Changing the Private Rental Sector: Of course, there has been a welter of new regulations and laws for the PRS since May became PM - but is the sector any better prepared now to provide housing for a growing population unable to afford to buy and under-served by the current supply of new homes? Are more landlords likely to enter the sector to make up a shortfall? 

Whether we like it or not the Fees Ban was a 2017 Conservative manifesto commitment, personally endorsed by May at a Cabinet meeting six months before the last General Election; likewise, other one-off measures, such as mandatory CMP, have undoubtedly improved the sector’s image - and that was sorely needed.

But other initiatives, such as the MHCLG’s pledge to make Ombudsman membership mandatory for landlords - still in the pipeline - smack of publicity-seeking rather than well-thought-out policy.

If May wants any credit for rental reform, it will be a big ask given that her PRS policy with the biggest impact has been Right To Rent, in the news for all the wrong reasons.

This policy was personally-endorsed and pioneered during May’s days as Home Secretary and its impact (widely regarded as discriminatory and hugely bureaucratic) will haunt any housing legacy May could claim.

Planning: The Prime Minister has said all the right things about reforming the National Planning Policy Framework, but as yet few actual measures have seen the light of day.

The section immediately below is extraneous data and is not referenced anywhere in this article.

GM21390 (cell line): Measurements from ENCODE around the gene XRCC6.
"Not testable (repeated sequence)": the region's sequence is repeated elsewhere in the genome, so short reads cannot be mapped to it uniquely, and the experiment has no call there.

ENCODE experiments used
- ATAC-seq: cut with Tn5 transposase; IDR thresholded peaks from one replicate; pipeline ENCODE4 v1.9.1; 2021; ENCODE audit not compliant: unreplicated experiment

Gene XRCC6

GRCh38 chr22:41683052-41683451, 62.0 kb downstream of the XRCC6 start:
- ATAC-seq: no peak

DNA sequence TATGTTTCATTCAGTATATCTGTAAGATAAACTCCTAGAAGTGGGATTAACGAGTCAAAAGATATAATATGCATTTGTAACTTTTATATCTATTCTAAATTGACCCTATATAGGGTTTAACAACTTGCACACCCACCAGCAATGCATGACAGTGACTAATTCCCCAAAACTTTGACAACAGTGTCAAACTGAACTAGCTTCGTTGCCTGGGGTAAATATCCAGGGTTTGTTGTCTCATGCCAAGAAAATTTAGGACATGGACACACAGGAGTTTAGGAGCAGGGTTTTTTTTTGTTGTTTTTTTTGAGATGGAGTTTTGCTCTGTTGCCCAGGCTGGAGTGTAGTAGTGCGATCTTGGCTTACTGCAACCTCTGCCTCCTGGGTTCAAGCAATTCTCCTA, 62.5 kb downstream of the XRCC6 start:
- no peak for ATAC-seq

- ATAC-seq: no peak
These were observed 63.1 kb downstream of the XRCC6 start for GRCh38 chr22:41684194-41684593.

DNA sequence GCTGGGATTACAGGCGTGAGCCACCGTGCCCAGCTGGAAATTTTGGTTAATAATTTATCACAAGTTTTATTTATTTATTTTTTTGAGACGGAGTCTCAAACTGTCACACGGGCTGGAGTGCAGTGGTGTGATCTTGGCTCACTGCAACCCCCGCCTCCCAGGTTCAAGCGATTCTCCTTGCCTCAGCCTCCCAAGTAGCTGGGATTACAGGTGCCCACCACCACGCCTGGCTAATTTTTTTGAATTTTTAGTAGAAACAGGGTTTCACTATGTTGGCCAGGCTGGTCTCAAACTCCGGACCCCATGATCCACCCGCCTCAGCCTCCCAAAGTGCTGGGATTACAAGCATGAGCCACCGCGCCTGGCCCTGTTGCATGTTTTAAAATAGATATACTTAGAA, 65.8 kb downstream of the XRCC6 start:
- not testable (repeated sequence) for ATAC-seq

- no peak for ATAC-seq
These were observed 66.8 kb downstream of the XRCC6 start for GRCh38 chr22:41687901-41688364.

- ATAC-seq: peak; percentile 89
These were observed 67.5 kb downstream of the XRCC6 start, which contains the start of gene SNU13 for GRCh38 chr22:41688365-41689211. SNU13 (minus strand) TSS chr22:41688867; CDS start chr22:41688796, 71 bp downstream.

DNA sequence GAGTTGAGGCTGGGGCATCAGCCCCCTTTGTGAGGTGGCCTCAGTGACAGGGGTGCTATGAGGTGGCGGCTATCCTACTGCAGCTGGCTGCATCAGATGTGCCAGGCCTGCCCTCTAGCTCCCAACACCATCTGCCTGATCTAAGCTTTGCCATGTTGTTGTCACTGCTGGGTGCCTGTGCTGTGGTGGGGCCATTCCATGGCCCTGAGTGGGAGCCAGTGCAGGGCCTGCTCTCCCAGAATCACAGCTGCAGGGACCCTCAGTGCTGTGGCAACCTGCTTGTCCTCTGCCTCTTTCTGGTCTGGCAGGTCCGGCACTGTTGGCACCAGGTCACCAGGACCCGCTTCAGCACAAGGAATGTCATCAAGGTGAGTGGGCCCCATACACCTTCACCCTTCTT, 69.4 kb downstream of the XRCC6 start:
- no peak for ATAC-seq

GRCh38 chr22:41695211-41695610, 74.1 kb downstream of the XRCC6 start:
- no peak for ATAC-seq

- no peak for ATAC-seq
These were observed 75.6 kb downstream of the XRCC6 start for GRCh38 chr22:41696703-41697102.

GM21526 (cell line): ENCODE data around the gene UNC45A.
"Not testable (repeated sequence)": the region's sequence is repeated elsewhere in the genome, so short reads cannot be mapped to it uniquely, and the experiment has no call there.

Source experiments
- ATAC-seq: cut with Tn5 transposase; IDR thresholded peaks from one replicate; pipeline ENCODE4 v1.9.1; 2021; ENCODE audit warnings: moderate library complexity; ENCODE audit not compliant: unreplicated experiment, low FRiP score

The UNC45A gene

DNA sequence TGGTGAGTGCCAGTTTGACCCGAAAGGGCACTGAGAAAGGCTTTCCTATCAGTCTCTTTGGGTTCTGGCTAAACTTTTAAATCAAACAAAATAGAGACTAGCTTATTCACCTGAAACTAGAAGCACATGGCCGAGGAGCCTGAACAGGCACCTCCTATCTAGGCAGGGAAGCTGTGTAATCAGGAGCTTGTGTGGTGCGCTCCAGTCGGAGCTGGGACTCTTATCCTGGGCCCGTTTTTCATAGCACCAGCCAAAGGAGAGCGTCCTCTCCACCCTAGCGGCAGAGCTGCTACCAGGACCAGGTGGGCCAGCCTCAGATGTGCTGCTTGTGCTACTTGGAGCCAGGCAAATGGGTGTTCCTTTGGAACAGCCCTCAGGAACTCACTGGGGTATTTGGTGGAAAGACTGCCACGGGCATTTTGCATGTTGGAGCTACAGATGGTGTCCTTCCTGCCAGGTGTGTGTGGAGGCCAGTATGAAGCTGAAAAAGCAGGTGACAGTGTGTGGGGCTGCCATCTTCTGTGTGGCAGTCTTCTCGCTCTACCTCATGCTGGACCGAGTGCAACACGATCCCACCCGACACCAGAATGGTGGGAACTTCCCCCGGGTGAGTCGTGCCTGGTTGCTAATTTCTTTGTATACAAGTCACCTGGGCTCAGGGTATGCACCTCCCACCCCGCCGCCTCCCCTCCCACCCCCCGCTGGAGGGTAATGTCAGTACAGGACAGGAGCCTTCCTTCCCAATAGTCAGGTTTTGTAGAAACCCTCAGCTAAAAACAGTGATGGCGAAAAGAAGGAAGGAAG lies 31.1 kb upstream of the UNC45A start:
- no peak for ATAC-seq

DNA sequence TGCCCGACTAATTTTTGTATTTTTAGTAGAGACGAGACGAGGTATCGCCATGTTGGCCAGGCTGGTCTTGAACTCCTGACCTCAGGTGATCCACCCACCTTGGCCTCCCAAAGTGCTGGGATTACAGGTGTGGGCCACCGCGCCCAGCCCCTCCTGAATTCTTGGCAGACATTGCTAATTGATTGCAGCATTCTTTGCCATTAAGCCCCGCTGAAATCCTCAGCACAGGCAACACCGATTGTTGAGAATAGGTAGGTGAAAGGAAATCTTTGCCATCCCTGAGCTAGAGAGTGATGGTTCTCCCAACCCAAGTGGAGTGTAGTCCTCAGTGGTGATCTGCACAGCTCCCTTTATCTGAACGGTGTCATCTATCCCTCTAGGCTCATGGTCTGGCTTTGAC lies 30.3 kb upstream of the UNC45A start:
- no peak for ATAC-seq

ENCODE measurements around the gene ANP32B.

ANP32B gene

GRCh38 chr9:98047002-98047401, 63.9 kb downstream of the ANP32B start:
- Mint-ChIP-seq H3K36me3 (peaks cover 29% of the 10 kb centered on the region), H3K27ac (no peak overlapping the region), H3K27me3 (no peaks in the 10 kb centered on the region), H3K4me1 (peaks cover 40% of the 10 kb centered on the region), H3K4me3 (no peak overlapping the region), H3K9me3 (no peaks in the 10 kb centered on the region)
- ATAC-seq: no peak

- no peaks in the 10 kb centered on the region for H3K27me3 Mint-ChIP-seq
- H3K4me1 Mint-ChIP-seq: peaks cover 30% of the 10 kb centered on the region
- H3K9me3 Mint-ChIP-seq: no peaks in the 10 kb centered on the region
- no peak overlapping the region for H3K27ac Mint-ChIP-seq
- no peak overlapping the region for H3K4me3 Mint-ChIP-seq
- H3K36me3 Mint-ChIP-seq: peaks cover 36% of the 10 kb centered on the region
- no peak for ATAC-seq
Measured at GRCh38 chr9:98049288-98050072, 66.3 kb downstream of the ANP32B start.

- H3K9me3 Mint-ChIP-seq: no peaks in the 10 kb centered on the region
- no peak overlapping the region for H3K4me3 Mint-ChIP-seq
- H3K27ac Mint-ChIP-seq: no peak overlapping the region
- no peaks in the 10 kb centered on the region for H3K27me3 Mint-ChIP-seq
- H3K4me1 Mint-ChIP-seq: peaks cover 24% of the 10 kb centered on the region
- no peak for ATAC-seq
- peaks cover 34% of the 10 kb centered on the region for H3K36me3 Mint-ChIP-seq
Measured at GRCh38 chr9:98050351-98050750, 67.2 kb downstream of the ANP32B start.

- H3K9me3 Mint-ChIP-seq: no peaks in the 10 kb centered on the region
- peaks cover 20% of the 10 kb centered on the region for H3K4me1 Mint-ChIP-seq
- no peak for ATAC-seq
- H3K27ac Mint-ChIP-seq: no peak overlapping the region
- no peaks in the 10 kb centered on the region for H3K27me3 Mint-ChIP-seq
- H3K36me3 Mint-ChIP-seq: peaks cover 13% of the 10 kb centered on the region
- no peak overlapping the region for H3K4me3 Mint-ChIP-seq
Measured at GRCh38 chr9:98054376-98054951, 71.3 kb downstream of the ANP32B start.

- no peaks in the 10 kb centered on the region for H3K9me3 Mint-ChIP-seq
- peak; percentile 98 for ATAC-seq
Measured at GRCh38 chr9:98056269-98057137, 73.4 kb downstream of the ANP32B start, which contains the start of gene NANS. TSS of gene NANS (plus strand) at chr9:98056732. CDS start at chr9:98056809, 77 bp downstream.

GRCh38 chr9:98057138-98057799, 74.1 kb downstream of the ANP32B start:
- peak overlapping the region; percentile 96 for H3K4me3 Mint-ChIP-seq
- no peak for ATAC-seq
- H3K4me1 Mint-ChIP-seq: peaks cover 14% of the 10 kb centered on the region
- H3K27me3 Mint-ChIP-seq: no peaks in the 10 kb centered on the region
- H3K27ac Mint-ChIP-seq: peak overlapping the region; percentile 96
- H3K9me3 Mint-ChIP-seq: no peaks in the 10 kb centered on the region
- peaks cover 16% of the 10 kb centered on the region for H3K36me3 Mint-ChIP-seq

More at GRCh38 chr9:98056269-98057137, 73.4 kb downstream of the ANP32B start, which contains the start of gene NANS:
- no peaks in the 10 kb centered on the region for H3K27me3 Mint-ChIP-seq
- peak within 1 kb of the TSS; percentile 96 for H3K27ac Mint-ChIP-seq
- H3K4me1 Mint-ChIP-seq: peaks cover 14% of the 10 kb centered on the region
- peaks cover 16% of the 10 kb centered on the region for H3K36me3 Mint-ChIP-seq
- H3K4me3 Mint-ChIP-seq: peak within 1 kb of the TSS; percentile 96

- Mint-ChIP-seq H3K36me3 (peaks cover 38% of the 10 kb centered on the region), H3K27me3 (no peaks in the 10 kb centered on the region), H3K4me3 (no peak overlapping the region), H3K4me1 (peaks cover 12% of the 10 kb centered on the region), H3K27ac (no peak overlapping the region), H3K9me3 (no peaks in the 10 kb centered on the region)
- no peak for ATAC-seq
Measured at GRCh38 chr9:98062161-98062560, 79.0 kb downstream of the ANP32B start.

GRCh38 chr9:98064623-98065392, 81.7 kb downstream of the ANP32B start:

If 10 per cent of homes on major sites are to be truly affordable, councils obliged to adopt nationwide standards for housing, and infrastructure requirements to be considered at an early stage of all housing schemes - as promised by May as she announced the NPPF consultation last year - she will be rightly praised.

However as yet we have few signs of progress.

Instead there are bad news stories which the government has been slow to deal with - Persimmon bonuses, leasehold mis-selling, accusations of land-banking by developers, the continuing evidence of poor-quality planning work by local councils, and so on and so on.

One of the few areas where progress was made rapidly was in the proliferation of Permitted Development Rights: they have created more residential space, but with serious question marks over their quality. This was a quick-fix, applied too quickly.

When a government’s planning policy is attacked by the free-market Institute for Economic Affairs (which says it’s “tinkering at the edges”) and the left-leaning Joseph Rowntree Federation (accusing May of “overlooking entirely the role central government must play”) you get a sense of how deficient her approach has been.

Are we being unfair to a Prime Minister dealt a poor hand by her predecessor’s EU Referendum mess? Is it unjust to blame a Prime Minister for a poor performance when her sorely divided Parliament has shackled decision-making? 

Personally, I think not: May ran for the job of Prime Minister within days of the Referendum result, and she called an unnecessary snap election in 2017. If she wants the credit when things go right, she should take the flak when things go wrong.

And talking of wrong, can anyone say the housing market and industry are in better shape now than when May took office? 

Politics is a rough game, and May has been found wanting. Her contribution to solving housing problems has been negligible to date, and in a just world it would be this that would be driving her from office, not the result of a vote almost three years ago.

But whatever the cause, she looks like she’s going: to paraphrase her own characteristically glib sound bite from 2016, for Theresa May “Brexit means Exit.”

*Editor of Estate Agent Today and Letting Agent Today, Graham can be found tweeting all things property @PropertyJourn

  • Suzy OShea

    Very good analysis of the rule of a good for nothing PM!